Saturday, May 19, 2012


"The old barn" was what my brother and I called our favorite play ground.  This was on a farm we lived on for four years when I was between eight and eleven years old.   There were two more large barns and numerous other outbuildings, but this was the one we preferred.  It was a post and beam structure enclosing a single large room.  I can't even guess at the actual size, but to our young eyes it was vast.  The main beams were about eight or ten inches square and stretched unobstructed from one side of the barn to the other, probably twenty feet above the dirt floor.  In midsummer, the barn would be stacked literally to the rafters with bales of hay.  When the hay was high, those beams seemed as wide as a sidewalk.  John and I would run back and forth on them as easily as we would run across our yard.  Then a funny thing would happen.  As the hay was taken away to feed the cattle, the distance you could fall became greater and greater and the beams became narrower and narrower.  When there was nothing but a hard dirt floor below, we would no longer walk on the beams, much less run or fight imaginary bad guys on them.  I remember going out on the beam to attach a rope for swinging on when the barn was empty.  I sat straddle of the beam and "scooched" my way out to where I wanted to tie the rope.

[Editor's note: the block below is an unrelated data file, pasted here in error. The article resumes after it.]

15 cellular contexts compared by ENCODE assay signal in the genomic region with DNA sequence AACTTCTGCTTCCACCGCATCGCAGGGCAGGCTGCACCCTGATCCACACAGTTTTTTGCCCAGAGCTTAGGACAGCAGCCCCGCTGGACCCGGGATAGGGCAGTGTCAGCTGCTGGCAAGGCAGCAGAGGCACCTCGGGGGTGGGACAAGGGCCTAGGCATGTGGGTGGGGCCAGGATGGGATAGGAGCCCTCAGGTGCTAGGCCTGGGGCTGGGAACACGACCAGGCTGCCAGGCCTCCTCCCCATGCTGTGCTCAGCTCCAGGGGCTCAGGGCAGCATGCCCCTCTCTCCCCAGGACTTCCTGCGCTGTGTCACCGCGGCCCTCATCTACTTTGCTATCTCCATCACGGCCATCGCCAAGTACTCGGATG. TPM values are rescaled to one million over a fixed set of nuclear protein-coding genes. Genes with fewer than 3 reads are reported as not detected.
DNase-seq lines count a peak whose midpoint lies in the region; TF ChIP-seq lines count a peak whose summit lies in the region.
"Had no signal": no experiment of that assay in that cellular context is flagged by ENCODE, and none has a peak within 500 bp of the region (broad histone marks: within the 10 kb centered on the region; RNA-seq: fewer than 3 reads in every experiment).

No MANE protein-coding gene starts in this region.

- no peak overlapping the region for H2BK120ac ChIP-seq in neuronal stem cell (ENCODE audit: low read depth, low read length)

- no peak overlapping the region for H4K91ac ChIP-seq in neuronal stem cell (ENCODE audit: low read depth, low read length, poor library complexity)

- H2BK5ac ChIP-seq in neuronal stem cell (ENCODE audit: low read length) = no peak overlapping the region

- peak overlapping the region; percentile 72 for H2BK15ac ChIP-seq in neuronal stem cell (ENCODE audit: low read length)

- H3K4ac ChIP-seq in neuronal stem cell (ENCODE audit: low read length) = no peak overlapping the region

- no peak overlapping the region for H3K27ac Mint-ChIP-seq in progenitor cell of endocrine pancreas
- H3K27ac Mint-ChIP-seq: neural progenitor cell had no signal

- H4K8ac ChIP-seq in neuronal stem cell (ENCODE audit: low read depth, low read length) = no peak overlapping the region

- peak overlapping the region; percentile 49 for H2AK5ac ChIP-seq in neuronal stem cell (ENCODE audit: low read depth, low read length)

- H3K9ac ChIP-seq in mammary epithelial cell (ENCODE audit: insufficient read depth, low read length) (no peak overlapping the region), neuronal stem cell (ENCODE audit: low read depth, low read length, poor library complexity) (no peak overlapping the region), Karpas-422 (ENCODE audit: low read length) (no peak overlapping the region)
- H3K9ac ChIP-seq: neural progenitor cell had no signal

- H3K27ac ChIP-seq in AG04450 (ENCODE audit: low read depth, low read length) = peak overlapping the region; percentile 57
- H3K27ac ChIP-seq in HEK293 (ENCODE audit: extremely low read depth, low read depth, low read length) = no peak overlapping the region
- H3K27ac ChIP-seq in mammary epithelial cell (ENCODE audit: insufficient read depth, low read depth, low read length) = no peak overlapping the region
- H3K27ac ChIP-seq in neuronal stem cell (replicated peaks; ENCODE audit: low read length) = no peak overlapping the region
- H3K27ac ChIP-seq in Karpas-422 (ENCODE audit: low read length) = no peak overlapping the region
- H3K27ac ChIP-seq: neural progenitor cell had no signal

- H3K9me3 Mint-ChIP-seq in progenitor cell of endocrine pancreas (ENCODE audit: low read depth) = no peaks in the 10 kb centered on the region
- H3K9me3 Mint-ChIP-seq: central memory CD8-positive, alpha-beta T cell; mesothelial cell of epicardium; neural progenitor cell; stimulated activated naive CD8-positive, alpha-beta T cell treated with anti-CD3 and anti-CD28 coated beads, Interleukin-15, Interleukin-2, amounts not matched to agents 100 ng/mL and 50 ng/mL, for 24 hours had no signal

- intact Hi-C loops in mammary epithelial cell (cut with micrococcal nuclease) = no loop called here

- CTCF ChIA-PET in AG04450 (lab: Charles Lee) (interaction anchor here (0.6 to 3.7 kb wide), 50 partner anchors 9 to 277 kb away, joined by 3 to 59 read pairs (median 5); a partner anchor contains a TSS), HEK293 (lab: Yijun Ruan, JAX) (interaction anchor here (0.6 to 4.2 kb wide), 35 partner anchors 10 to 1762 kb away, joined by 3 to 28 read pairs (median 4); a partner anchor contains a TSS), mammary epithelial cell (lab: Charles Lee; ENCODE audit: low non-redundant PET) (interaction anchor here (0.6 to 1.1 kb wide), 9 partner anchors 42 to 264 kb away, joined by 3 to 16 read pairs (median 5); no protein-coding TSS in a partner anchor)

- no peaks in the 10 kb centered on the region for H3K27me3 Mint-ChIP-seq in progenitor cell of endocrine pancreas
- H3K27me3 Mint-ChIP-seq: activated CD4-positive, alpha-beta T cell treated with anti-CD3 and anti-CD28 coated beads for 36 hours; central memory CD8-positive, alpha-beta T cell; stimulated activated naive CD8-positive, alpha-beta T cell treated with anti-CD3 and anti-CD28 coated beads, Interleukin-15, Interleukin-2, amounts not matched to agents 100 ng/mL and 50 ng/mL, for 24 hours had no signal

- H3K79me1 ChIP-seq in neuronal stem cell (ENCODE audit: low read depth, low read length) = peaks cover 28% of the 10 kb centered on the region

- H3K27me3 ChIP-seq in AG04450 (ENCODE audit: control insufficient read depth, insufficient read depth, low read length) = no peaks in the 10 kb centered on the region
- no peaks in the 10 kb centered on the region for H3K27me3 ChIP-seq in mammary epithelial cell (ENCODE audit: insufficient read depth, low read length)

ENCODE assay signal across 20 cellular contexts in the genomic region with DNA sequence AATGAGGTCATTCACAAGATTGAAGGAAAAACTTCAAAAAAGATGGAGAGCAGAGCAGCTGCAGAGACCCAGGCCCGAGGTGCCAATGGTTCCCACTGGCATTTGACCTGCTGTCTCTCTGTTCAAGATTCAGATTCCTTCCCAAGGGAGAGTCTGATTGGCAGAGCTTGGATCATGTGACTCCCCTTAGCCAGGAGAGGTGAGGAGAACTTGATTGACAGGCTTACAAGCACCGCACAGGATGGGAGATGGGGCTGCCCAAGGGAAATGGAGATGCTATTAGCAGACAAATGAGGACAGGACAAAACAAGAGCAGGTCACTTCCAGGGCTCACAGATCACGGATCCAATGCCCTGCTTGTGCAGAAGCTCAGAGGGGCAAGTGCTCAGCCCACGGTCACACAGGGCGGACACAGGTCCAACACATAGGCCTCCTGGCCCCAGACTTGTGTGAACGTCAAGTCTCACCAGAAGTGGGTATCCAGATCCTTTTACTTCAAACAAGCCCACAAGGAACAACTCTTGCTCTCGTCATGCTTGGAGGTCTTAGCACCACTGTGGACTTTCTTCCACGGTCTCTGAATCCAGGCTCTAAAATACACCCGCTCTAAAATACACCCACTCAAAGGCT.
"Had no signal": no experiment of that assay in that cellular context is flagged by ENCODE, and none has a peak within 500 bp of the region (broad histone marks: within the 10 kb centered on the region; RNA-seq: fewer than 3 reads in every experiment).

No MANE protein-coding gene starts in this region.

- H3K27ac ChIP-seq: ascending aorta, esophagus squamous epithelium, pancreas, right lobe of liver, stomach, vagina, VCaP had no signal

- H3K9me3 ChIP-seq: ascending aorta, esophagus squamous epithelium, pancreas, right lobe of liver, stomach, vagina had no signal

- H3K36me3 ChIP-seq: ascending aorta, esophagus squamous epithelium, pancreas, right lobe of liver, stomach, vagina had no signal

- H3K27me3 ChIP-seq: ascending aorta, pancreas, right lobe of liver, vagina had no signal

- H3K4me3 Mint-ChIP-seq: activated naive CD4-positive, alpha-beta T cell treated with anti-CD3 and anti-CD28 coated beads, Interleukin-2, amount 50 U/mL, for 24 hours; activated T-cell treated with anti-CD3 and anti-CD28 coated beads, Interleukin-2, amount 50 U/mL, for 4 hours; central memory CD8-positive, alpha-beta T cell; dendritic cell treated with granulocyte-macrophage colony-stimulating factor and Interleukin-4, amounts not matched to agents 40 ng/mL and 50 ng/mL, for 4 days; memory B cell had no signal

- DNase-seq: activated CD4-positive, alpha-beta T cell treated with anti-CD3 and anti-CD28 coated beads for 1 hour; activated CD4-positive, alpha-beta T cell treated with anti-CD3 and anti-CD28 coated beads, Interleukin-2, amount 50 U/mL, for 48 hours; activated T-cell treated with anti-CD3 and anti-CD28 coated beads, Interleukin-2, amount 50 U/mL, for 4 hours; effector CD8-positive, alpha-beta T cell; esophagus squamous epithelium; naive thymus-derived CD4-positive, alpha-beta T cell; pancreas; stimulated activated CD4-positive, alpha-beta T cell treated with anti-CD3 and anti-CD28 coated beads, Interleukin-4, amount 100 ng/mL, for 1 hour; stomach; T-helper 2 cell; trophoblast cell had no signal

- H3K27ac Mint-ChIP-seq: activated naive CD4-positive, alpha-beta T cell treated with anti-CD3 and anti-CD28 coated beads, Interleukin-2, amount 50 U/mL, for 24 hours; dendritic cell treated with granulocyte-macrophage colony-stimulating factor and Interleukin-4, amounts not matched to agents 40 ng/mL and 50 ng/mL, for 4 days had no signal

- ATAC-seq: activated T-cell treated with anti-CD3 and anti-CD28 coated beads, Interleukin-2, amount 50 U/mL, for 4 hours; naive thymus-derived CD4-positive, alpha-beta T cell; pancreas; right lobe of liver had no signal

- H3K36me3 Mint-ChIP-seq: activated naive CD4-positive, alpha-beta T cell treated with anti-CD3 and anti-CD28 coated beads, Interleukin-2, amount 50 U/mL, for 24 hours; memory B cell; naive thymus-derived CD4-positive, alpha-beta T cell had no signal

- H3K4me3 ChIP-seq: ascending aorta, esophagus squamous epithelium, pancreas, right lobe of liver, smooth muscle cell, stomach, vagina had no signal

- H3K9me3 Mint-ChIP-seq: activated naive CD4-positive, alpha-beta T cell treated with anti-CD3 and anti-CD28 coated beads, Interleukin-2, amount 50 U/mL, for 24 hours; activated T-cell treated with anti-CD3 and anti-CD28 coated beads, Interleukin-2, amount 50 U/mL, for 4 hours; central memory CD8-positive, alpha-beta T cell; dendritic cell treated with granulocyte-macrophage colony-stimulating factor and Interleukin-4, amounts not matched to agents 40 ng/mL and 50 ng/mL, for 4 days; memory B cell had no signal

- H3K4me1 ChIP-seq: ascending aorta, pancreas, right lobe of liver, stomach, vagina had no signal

Oddly, looking back, it was never the climbing up that was scary.  Our mother always said we learned to climb before we learned to walk.  It was only after I got on the beam and could see all the way to the floor that it was scary.  Anyway, that barn provided the perfect platform for every sort of imagination game.  The beams could be the yardarms of a sailing ship,  The walls could be the flanks of Mount Everest.  We built forts and caves and cabins using the bales of hay and vanquished our enemies all day long.  We often became characters from books, movies, or TV shows;  Roy Rogers "the King of the Cowboys" was always a favorite.  Cowboy heroes were very big with boys of my generation and Hollywood gave us a good supply of them.  They were "knights of the Old West" with pure hearts and iron courage, and we in our innocence believed in them.  I'm not sure it's a good thing that today's kids are so much less naive.

Because we lived in semi isolation out in the country, my brother and I usually had to provide our own entertainment.  We didn't have a gang of kids around to play with.  We never thought about this, it was just the way it was.  Sports and games were things we did at school.  At home all play involved imagination even if it was playing an imaginary baseball game (at least I always won!)  To this day, I seem more comfortable in solitude than most people I know.